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IEA - Government risks stifling innovation in the digital sector, warns new research

Government risks stifling innovation in the digital sector, warns new research

This level of interference in the digital sector could undermine competition, reduce investment and deter UK start-ups.  

  • The government proposes to give a new Digital Markets Unit (DMU) additional powers to regulate firms in digital markets, in particular those firms deemed to have Strategic Market Status (SMS).
  • Firms that are deemed to meet these ambiguous and legally vague criteria will be bound to prescriptive codes of conduct, which regulate terms of business, self-preferencing and bundling. 
  • In certain cases, the DMU could force companies, which meet SMS criteria, to obtain approval for changes to their business models and technologies. Such invasive powers will establish a precautionary mentality to regulation and restrict dynamism in the market.
  • The Impact Assessment (IA) estimates the DMU will cost between £5 million and £25 million per SMS firm per year, mostly in reduced profits. This is likely to be a vast underestimate – the IA does not attempt to quantify the potential chilling effects on innovation, and possible DMU errors, which could cost firms considerably more.
  • However, the Competition and Markets Authority (CMA) already has the tools (which will be enhanced by concurrent reforms of the UK’s competition laws) to adequately regulate competition in the digital sector.
  • The proposals include significant powers of investigation and enforcement for the DMU, such as to search premises, interview individuals, and to impose court orders, fines and senior management liability. This could leave the DMU in the position of setting the rules, deciding to whom they apply and then investigating and enforcing them.
  • The authors believe there is no convincing evidence that the CMA cannot effectively regulate the digital sector using its existing powers. They suggest the government re-examine the unintended consequences of the proposed regulatory regime before bringing forward legislation. 

A new report by the Institute of Economic Affairs warns that proposals to introduce a new Digital Markets Unit (DMU), housed at the Competition and Markets Authority (CMA), will have dire consequences for innovation, investment and dynamism in the digital sector. 

The government is concerned that a small number of digital firms have gained an entrenched market position and are threatening competition. Although the CMA has the power to intervene in uncompetitive practices, the government believes the body lacks the tools to address the perceived unique challenge of digital markets. As such, they have proposed a new DMU with new powers to ‘promote competition’.

The DMU will be able to identify and regulate firms deemed to have Strategic Market Status (SMS). These are firms identified as holding ‘substantial and entrenched market power’. There is a danger that such vague criteria will give the DMU very wide discretion to decide which businesses it wishes to regulate. 

SMS firms will be subject to extreme legally binding codes of conduct which will set out business practices at individual firm level. In addition, the new regulator will have the power to pursue Pro Competitive Interventions (PCIs) which allow the DMU to mandate interoperability, third party access to data and ownership separation (breaking up larger firms).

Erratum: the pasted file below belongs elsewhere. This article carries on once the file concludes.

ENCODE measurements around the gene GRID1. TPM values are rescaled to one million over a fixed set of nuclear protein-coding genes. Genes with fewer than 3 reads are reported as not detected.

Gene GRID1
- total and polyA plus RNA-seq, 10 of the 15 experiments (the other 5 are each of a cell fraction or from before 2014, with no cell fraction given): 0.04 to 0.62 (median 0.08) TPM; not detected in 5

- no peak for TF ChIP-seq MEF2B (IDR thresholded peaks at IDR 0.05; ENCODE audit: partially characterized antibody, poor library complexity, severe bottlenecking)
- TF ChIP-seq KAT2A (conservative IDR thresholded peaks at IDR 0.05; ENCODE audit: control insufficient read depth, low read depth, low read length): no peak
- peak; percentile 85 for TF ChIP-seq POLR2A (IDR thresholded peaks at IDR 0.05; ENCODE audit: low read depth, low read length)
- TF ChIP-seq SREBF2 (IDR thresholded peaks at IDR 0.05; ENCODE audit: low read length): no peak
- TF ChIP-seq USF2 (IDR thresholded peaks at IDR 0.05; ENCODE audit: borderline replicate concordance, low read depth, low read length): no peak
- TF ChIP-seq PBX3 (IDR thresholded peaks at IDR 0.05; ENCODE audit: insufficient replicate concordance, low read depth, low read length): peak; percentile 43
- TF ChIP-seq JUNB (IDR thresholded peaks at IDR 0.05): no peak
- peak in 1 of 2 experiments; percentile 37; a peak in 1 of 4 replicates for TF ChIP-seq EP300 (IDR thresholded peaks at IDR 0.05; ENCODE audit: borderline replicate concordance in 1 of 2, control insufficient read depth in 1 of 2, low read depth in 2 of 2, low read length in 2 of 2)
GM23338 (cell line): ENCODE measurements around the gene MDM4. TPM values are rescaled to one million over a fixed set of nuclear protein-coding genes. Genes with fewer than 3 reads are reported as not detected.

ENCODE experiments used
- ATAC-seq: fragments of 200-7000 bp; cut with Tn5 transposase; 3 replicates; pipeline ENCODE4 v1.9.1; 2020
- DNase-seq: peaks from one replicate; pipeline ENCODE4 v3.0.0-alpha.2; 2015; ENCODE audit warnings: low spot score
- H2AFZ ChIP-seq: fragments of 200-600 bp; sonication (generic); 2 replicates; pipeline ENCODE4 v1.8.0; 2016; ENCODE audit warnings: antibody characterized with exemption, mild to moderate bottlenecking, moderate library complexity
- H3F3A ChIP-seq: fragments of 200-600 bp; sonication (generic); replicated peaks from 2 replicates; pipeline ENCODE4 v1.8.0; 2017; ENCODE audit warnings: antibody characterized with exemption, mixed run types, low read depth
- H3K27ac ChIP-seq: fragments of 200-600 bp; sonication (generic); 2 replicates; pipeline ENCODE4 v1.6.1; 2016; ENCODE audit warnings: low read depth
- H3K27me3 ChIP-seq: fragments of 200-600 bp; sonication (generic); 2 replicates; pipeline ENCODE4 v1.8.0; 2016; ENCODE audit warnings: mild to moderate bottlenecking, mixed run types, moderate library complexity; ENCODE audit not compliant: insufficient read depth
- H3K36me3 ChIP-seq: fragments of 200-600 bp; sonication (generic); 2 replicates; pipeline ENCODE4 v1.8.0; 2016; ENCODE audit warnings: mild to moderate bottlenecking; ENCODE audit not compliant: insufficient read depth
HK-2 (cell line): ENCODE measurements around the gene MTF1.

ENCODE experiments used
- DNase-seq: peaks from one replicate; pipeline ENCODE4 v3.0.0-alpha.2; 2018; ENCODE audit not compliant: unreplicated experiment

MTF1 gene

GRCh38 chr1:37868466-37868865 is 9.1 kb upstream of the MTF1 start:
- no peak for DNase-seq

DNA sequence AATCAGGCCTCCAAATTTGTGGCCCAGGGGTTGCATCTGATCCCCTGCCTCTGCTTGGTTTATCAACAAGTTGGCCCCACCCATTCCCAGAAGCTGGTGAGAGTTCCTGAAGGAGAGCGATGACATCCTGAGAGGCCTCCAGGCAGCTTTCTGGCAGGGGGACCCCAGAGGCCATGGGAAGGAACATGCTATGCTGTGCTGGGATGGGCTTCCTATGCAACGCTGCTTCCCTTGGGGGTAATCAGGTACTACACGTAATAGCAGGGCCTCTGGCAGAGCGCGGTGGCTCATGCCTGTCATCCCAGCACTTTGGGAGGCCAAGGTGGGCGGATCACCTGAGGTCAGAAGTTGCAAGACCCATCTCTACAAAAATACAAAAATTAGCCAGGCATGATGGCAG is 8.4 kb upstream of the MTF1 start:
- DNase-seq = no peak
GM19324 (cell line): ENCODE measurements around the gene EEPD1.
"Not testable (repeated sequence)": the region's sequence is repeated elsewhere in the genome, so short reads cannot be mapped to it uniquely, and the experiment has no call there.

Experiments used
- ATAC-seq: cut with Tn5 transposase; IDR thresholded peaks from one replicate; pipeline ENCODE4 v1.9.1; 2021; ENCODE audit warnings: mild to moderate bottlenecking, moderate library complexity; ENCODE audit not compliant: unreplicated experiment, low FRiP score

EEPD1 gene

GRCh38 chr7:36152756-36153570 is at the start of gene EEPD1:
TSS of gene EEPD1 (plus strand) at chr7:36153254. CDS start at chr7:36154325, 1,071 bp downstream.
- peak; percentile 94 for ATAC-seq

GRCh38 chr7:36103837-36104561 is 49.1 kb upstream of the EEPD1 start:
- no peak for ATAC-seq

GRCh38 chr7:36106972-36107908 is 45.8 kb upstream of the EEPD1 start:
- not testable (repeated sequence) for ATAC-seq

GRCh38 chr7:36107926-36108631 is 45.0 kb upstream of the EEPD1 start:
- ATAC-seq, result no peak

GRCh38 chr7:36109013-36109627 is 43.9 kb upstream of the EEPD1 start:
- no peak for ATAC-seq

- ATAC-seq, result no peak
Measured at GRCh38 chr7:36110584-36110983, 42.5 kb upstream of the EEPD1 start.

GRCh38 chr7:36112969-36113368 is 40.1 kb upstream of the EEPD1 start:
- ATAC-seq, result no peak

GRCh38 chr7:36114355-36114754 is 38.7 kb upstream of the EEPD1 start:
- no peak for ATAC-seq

The authors fear that such overbearing regulation will impose intrusive controls and ‘central planning’ reminiscent of the regulation of old-style utility industries. This will reduce innovation, investment and deter UK start-ups, as well as create security risks and harm consumers.

The scope of intervention in digital markets will increase substantially. Over the past decade, there have been 400 acquisitions by big tech platforms, but just a few were required to undergo formal clearance by the CMA (or EC). Had the proposed regime for referring mergers in digital companies been in operation during this period, the DMU would have had to review all 400, under its premise that its prior assessments had been too lax.

The paper recommends that the government halt legislation for the establishment of the DMU until a more rigorous impact assessment has been carried out. The authors suggest a DMU with such unprecedented powers is unnecessary; having greater expertise on digital markets in the CMA would be beneficial, but its existing powers are sufficient to oversee competition in those markets.

Victoria Hewson, IEA Head of Regulatory Affairs and co-author of the paper, said:

“There is a prevailing narrative that features of digital markets like network effects and scale mean that normal competition rules are not sufficient to prevent big tech monopolies from exploiting consumers. In fact, competition in the digital sectors is more vibrant than the government seems to realise and consumers benefit from highly innovative, often free services. Instead of trying to micromanage successful businesses the government should be addressing the barriers to entry faced by challenger firms from regulations like the GDPR.”

Dr Cento Veljanovski, IEA Law & Economics Fellow and co-author of the paper, said:

“The delay in giving the CMA new powers to regulate the tech companies provides the opportunity to reflect on how best to ensure competition in the sector. There is no need to rush to regulate badly as seems to be happening elsewhere in Europe. The CMA already has the powers to call big tech to book without creating a new layer of rules whose effects are unanalysed and unknown, and are very likely to impair competition and consumer benefits.”

Powering Up: How will the Digital Markets Unit affect competition and innovation? is under embargo until 00.01 Wednesday 6 July.

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